There are conversations going on in the organisations about which working model fits best — a 100 per cent work-from-office model, or a fully remote working model. Many employers are afraid to take the extreme route, and instead, prefer to find a middle path, that is, a model that allows employees to work partly from office and partly from home.
In India, the lion’s share of domestic workload is shouldered by the women of the house. They are expected to juggle the house work, including handling the kitchen and children, along with their professional commitments. A LinkedIn opportunity index report published this year stated that almost 85 per cent of women miss out on promotions and pay raise because of their gender. As per the same report, almost 71 per cent of working women and mothers feel that the major reason for this is familial responsibilities. In fact, a global report also shows that more working mothers make use of flexible working benefits at work than the men. That means, men get more face time at work and are more likely to get promotions or be part of important projects. The women, on the other hand, lose out on precious opportunities to excel at work. How is this connected to the hybrid work model, the topic we set out to discuss?
“As an organisation, we will have to invest in the right technology to enable and foster the hybrid work model, which promotes and boosts employee productivity and connect. The appraisal system also needs to be output-based — measured on potential and performance”
Chandrasekhar Mukherjee, CHRO, Bhilosa Industries
When we say that the hybrid work model is the future of the workplace, we are accepting that there will be a lot of flexibility in the future. Will not this flexi model put women employees in the back seat?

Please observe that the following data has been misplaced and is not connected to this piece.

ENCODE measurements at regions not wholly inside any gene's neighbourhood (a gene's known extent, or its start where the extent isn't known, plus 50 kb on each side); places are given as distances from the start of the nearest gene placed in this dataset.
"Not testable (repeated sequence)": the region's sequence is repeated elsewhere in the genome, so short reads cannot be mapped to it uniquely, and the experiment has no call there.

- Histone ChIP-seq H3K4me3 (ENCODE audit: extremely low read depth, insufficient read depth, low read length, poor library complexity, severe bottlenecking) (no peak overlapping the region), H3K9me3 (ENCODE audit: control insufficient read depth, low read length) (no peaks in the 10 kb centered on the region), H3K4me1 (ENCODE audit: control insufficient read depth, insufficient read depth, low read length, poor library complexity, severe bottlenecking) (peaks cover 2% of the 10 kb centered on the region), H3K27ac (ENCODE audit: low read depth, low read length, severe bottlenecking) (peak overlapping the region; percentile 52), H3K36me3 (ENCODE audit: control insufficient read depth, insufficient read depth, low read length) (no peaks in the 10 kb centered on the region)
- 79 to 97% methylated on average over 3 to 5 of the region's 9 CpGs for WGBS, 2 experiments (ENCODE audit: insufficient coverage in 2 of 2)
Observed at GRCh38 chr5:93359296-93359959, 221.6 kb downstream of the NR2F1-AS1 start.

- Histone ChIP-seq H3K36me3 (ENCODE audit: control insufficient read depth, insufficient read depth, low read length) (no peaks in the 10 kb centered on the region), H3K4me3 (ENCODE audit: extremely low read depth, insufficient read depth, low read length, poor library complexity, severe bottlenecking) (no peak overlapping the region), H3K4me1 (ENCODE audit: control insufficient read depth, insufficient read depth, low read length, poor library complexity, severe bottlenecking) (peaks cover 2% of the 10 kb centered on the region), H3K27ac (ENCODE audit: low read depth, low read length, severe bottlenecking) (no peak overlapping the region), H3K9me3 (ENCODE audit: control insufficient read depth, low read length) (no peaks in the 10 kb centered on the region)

Women are the primary caregivers at home, and they are also the ones who take on the larger share of the household work. Naturally, it is more likely that more women will be expected to avail flexible working benefits as compared to men, who can enjoy these benefits even while working from office. Therefore, it is more likely to lead to more gender inequality, which already exists at the workplace. If anything, the inequality or gap will only widen with the hybrid work model in place.
“This is the real problem that workplaces will face in the future, since many employers are opting for the hybrid working model,” says Ranjith Menon, SVP-HR, Hinduja Global Solutions. In fact, Menon also believes that if employers fail to pay attention to this situation where women are more likely to be at a disadvantage, gender inequality and gap is likely to keep widening.
Begin with the organisational culture
According to Menon, gender equality should be demonstrated first at home itself. He agrees that women end up shouldering more of the domestic responsibilities, while their career takes a backseat. “We will have to reset the division of labour or work at home, so that men and women share the responsibility of stepping up to take family responsibilities, equally,” suggests Menon, but this is only action at a personal level. How can companies bring about a change at the workplace?
From an organisation’s point of view, culture should promote equal opportunities for both genders. “First and foremost, it is the culture of the organisation that should demonstrate equal opportunities for all. Only then will the policies made around them prove to be useful,” asserts Menon.